BIMS members, (from left to right) Graham Ensor, Kieron Heard, Martin Goff and Matt Smith, visiting the PSSRI clean meteorite storage facility (Image: Martin Goff).
It was a great pleasure earlier this month to welcome Matt Smith, Kieron Heard, Martin Goff and Graham Ensor of the British and Irish Meteorite Society (BIMS) to the Open University and to show them some of the current research activities taking place in the Planetary and Space Sciences Research Institute (PSSRI). BIMS is a UK-based group of enthusiasts, whose main aim is to prompt the public knowledge and understanding of meteorite science. The Society has an excellent website and group members keep in regular contact through a web-based forum.
During their visit to PSSRI, the BIMS group had a look at some meteorite polished sections in the clean petrography suite, were given a tour of the spaceflight development laboratory, oxygen isotope laboratory and organic geochemistry facility. They were also shown a presentation on the application of oxygen isotope analysis in meteorite studies.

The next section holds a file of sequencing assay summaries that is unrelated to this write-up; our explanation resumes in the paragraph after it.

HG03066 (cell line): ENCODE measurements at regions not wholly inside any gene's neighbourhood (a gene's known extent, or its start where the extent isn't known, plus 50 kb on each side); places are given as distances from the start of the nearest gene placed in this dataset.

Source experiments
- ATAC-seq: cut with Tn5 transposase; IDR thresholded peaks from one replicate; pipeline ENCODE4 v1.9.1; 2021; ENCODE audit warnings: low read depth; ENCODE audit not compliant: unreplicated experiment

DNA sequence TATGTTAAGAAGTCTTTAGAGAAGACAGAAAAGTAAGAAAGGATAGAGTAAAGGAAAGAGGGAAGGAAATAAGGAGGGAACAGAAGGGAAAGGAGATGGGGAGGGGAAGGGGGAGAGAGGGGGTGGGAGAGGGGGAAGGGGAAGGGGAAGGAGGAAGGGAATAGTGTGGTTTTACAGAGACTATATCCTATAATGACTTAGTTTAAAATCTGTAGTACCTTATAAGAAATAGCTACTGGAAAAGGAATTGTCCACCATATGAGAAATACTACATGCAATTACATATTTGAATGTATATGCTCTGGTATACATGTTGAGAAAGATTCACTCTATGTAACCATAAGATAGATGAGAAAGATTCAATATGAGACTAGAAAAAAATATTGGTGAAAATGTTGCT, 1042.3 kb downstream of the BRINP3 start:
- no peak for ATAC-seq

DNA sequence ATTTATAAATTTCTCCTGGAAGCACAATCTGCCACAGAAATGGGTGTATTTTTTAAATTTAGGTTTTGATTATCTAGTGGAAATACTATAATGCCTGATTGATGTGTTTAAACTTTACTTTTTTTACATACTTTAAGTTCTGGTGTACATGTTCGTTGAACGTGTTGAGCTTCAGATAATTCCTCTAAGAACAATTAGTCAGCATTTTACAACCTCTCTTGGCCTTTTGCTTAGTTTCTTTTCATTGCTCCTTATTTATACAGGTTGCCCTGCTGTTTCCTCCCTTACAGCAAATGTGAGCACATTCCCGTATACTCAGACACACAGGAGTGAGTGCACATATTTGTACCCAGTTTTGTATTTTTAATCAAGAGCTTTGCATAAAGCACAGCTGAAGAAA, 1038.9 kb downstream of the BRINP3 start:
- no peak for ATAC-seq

But the BIMS visit was far from being a one-way street. Over lunch, we had a chance to have a good chat about meteorites. As in all subjects, there is always a lot of background information and off-the-record details that never appear in formal publications. The BIMS group added some new insights into the potential and real hazards of meteorite prospecting. It was also clear that all the group members were not only very enthusiastic about space rocks, but also had an impressive knowledge of current research on extraterrestrial samples. But don’t just take my word for it! Why not visit the BIMS website and read Matt Smith’s article about the BIMS visit to PSSRI.
It really was a lot of fun showing the BIMS group around PSSRI. If you want to get involved in the world of meteorites,joining the British and Irish Meteorite Society would certainly be a great way to do it.